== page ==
Throughout my work with clients experiencing divorce or separation – many have asked (half jokingly/half- serious) for a cliff-notes version of what to focus on in the parental role during a divorce. While our intentions may be to keep our children’s best interest at the forefront of our minds during this tumultuous time – we can understandably get off track. Here is a quick refresher for the partner trying to survive divorce/separation while still being a kick ass parent.
A is for Attitude!
Even if your ex-partner is royally (insert explicative here) you over during divorce proceedings or they are the reason your marriage has ended (infidelity, dishonestly, abuse, financial coercion, etc.) the attitude you have about your ex-partner hugely influences your children whether you realize it or not. Keep your attitude in check. The payout is worth it in the long run, not only for your children but for your own sanity as well. Even when you find your kids aligning with you and bashing the other parent – beware; whether your child verbalizes it or not, they are the first ones to feel defensive when you attack the other parent.
Client after client has recounted memories of themselves as children colluding with one parent in the moment only to defend the other the next. Even as adults, these memories are visceral. Why? Your ex-partner may be a monster to you, but they are still your child’s parent. That never changes. One thing that can is your attitude about it.
B is for Balanced Boundaries!
Boundaries are important in so many ways during a divorce/separation. They increase your autonomy, self-esteem and stability. At the same time, make sure those boundaries come with (realistic) balance. Don’t take on more than is feasible but make sure you expect the same from your ex, even if his or her boundaries aren’t so great.
For example, do not scoff at your ex-partner for enrolling your daughter in a soccer practice the next city over, by refusing to take her to practices on your days, and then expect them to pick her up from a friend’s house an hour away on the fly because you are out on a much-needed adult night. Should your ex have consulted with you before enrolling her in the team? Absolutely. But in the reality of divorce/post-divorce world, where homeostasis seems like the unreachable goal- balance check those boundaries. Pick your battles. Fight for the boundaries that bring stability and consistency to your life and the life of your children, while letting some of the other stuff go. Not all boundaries are meant to be rigid. Flexibility is key as you navigate this new you in the parental role in post-divorce land.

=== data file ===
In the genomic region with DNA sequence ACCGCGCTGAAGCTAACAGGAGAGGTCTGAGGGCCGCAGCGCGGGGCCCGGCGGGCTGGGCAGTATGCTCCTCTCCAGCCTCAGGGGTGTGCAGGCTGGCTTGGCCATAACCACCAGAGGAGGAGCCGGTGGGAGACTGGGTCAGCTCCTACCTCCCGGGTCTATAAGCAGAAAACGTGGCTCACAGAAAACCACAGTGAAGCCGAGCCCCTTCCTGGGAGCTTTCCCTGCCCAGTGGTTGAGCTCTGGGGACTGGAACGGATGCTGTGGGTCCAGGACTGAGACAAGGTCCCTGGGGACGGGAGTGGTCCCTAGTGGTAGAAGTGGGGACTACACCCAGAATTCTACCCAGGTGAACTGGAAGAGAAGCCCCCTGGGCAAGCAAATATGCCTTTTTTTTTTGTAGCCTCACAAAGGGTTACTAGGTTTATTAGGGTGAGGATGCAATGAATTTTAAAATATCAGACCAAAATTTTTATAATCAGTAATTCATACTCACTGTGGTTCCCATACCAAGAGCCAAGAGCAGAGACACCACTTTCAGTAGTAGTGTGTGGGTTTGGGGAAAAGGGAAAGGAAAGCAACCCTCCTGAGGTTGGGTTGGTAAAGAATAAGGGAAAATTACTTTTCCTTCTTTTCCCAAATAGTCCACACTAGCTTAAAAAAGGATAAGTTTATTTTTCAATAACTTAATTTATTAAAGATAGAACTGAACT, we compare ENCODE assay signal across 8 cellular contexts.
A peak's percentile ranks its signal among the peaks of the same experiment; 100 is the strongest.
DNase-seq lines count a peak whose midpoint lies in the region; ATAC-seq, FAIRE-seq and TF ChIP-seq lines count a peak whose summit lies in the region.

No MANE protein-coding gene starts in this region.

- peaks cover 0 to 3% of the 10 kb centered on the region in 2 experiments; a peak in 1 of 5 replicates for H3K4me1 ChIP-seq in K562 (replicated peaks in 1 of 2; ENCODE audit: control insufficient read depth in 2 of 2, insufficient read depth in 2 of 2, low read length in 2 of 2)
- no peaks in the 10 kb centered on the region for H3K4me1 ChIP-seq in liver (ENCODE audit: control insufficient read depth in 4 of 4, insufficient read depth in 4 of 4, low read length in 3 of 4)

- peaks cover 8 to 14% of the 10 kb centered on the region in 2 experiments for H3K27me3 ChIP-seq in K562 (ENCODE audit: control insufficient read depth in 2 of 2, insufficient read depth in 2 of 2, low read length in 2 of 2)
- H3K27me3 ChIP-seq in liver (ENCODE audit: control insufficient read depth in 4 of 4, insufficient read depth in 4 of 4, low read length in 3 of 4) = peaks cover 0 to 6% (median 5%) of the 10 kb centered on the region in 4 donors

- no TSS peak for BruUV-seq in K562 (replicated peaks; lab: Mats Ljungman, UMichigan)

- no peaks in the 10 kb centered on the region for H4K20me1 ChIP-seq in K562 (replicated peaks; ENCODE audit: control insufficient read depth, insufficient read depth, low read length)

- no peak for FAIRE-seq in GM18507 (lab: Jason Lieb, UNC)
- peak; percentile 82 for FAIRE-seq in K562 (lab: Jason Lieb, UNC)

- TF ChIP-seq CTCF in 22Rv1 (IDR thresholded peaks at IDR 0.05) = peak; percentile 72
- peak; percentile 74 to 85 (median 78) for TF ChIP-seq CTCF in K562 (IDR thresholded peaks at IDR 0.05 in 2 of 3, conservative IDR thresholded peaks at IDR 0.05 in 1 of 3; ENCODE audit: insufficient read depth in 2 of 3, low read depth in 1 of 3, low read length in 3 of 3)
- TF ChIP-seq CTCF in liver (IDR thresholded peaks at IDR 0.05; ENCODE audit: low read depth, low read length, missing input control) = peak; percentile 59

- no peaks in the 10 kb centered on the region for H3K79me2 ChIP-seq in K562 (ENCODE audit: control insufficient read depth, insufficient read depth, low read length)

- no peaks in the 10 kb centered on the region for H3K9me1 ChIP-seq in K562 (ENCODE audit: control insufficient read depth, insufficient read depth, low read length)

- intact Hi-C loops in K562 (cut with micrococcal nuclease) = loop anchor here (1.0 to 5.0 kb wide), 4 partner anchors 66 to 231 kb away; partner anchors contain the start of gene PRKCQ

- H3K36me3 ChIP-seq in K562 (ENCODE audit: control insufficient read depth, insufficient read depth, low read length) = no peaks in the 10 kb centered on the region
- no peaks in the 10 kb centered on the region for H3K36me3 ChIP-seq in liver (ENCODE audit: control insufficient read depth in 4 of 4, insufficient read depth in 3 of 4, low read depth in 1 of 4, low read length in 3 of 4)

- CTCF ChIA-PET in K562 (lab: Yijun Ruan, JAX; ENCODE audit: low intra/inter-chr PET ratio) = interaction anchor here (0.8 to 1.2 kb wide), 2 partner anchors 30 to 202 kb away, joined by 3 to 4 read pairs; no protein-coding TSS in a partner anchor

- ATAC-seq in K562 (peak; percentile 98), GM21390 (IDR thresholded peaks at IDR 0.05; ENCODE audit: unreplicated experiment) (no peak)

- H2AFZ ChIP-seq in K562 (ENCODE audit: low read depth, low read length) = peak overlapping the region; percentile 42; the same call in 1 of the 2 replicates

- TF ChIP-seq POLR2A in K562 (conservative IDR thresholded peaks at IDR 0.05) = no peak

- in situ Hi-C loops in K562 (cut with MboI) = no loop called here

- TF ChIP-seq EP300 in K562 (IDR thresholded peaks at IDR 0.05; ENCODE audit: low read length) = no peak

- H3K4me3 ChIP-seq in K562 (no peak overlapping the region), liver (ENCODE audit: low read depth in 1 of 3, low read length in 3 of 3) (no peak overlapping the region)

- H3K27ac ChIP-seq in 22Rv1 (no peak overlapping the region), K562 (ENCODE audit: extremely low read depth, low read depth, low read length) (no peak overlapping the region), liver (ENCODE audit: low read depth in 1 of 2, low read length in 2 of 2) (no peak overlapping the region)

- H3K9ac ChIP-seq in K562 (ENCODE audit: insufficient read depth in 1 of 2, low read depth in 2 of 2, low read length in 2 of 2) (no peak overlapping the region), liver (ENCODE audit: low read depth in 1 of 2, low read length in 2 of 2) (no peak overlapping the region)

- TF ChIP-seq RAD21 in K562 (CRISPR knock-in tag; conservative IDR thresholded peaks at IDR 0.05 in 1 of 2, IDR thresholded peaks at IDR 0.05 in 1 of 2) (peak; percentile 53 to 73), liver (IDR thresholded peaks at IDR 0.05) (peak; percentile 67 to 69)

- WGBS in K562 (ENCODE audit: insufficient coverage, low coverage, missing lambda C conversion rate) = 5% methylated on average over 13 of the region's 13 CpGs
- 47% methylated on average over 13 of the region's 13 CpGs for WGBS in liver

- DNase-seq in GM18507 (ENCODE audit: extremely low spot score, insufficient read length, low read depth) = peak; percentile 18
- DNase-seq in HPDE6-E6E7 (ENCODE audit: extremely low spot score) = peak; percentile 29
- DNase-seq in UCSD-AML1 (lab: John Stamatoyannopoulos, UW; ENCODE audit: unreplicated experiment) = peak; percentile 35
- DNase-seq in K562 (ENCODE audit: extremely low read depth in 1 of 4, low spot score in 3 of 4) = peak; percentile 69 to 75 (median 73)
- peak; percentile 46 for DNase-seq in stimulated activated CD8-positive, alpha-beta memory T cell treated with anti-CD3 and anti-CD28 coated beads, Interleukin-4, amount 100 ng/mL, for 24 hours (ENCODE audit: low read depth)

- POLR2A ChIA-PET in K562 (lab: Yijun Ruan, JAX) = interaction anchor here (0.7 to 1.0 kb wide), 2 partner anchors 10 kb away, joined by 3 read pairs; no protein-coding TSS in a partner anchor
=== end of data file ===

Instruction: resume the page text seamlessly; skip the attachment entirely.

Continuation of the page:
C is for Co-Parenting!
No this is not a mythical creature, or a mirage… co-parenting is real and should be a priority to work towards. That being said, for most it is not a reality for months, even years after divorce. Whether you’re working through mediation or in a contentious divorce, co-parenting is crucial in maintaining stability and all around emotional and mental health of your children.
Co-parenting creates consistency and lowers the level of conflict between you and your ex-partner as well as the conflicts that are bound to arise between you and your children as they shuffle between different worlds (homes/rules/expectations). Co-parenting, truly aligning in as many areas as possible of your children’s lives, also benefits parents when they aren’t with their children. The same standards one parent sets in their home are hopefully (okay maybe 75% of the time) being applied while they are with the other parent when co-parenting is truly taking place. That way when your kids return from a weekend at mom or dads, you aren’t re-doing all the progress you made from last week. Co-parenting is the best possible solution when both parents aren’t under the same roof. It also looks different for everyone. Having a co-parenting mentality when trying to work out parenting differences with your ex-partner, will get you farther than pushing your own individual parenting agenda.
Just remember – when all else fails while navigating the tumultuous road of separation and divorce every day is a new opportunity. Breathe effort and energy in to what you can control and not on the things you can’t. Take deep breaths, ask for help, and pour yourself a glass of wine when needed.